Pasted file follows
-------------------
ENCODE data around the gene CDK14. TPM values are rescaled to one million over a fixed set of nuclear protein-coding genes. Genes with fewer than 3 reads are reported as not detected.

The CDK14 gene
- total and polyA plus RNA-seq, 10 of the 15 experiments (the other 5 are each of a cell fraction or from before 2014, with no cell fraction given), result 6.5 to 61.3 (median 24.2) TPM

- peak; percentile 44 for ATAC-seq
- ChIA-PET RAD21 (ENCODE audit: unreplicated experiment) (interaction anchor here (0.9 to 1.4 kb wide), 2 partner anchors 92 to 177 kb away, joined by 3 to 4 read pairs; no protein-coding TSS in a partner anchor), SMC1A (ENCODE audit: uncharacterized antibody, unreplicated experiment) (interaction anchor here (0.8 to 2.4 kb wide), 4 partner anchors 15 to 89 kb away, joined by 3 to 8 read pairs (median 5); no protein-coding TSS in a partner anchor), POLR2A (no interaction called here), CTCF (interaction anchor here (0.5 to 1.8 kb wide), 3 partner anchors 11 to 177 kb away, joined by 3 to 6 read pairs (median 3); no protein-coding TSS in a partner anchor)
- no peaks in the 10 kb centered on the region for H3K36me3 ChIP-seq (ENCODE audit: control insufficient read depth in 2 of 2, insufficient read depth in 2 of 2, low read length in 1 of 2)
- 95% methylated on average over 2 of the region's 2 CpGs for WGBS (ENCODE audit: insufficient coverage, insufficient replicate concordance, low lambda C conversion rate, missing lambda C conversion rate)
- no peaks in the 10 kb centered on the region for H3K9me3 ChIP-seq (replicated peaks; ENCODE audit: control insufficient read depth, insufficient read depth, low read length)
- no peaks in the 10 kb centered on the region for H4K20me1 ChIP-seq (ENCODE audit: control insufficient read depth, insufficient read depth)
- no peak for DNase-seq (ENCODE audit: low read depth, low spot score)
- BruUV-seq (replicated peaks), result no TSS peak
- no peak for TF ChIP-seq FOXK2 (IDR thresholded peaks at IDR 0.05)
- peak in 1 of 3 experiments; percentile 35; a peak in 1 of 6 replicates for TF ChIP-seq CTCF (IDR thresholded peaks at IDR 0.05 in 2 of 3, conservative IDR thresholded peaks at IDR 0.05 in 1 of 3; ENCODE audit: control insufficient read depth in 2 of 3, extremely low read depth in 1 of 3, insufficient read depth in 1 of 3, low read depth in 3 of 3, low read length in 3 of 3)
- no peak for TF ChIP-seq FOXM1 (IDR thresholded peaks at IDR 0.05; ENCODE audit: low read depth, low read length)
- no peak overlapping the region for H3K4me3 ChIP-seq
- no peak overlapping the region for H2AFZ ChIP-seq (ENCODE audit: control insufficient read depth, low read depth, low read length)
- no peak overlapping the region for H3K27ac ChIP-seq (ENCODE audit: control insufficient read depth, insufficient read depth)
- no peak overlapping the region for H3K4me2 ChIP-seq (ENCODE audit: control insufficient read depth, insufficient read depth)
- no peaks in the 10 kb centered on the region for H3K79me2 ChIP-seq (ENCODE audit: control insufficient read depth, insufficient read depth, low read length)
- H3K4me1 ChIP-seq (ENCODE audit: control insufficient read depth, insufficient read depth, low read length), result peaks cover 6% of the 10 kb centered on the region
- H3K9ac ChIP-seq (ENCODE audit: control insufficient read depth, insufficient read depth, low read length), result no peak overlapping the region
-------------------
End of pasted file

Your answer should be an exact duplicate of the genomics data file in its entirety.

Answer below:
ENCODE data around the gene CDK14. TPM values are rescaled to one million over a fixed set of nuclear protein-coding genes. Genes with fewer than 3 reads are reported as not detected.

The CDK14 gene
- total and polyA plus RNA-seq, 10 of the 15 experiments (the other 5 are each of a cell fraction or from before 2014, with no cell fraction given), result 6.5 to 61.3 (median 24.2) TPM

- peak; percentile 44 for ATAC-seq
- ChIA-PET RAD21 (ENCODE audit: unreplicated experiment) (interaction anchor here (0.9 to 1.4 kb wide), 2 partner anchors 92 to 177 kb away, joined by 3 to 4 read pairs; no protein-coding TSS in a partner anchor), SMC1A (ENCODE audit: uncharacterized antibody, unreplicated experiment) (interaction anchor here (0.8 to 2.4 kb wide), 4 partner anchors 15 to 89 kb away, joined by 3 to 8 read pairs (median 5); no protein-coding TSS in a partner anchor), POLR2A (no interaction called here), CTCF (interaction anchor here (0.5 to 1.8 kb wide), 3 partner anchors 11 to 177 kb away, joined by 3 to 6 read pairs (median 3); no protein-coding TSS in a partner anchor)
- no peaks in the 10 kb centered on the region for H3K36me3 ChIP-seq (ENCODE audit: control insufficient read depth in 2 of 2, insufficient read depth in 2 of 2, low read length in 1 of 2)
- 95% methylated on average over 2 of the region's 2 CpGs for WGBS (ENCODE audit: insufficient coverage, insufficient replicate concordance, low lambda C conversion rate, missing lambda C conversion rate)
- no peaks in the 10 kb centered on the region for H3K9me3 ChIP-seq (replicated peaks; ENCODE audit: control insufficient read depth, insufficient read depth, low read length)
- no peaks in the 10 kb centered on the region for H4K20me1 ChIP-seq (ENCODE audit: control insufficient read depth, insufficient read depth)
- no peak for DNase-seq (ENCODE audit: low read depth, low spot score)
- BruUV-seq (replicated peaks), result no TSS peak
- no peak for TF ChIP-seq FOXK2 (IDR thresholded peaks at IDR 0.05)
- peak in 1 of 3 experiments; percentile 35; a peak in 1 of 6 replicates for TF ChIP-seq CTCF (IDR thresholded peaks at IDR 0.05 in 2 of 3, conservative IDR thresholded peaks at IDR 0.05 in 1 of 3; ENCODE audit: control insufficient read depth in 2 of 3, extremely low read depth in 1 of 3, insufficient read depth in 1 of 3, low read depth in 3 of 3, low read length in 3 of 3)
- no peak for TF ChIP-seq FOXM1 (IDR thresholded peaks at IDR 0.05; ENCODE audit: low read depth, low read length)
- no peak overlapping the region for H3K4me3 ChIP-seq
- no peak overlapping the region for H2AFZ ChIP-seq (ENCODE audit: control insufficient read depth, low read depth, low read length)
- no peak overlapping the region for H3K27ac ChIP-seq (ENCODE audit: control insufficient read depth, insufficient read depth)
- no peak overlapping the region for H3K4me2 ChIP-seq (ENCODE audit: control insufficient read depth, insufficient read depth)
- no peaks in the 10 kb centered on the region for H3K79me2 ChIP-seq (ENCODE audit: control insufficient read depth, insufficient read depth, low read length)
- H3K4me1 ChIP-seq (ENCODE audit: control insufficient read depth, insufficient read depth, low read length), result peaks cover 6% of the 10 kb centered on the region
- H3K9ac ChIP-seq (ENCODE audit: control insufficient read depth, insufficient read depth, low read length), result no peak overlapping the region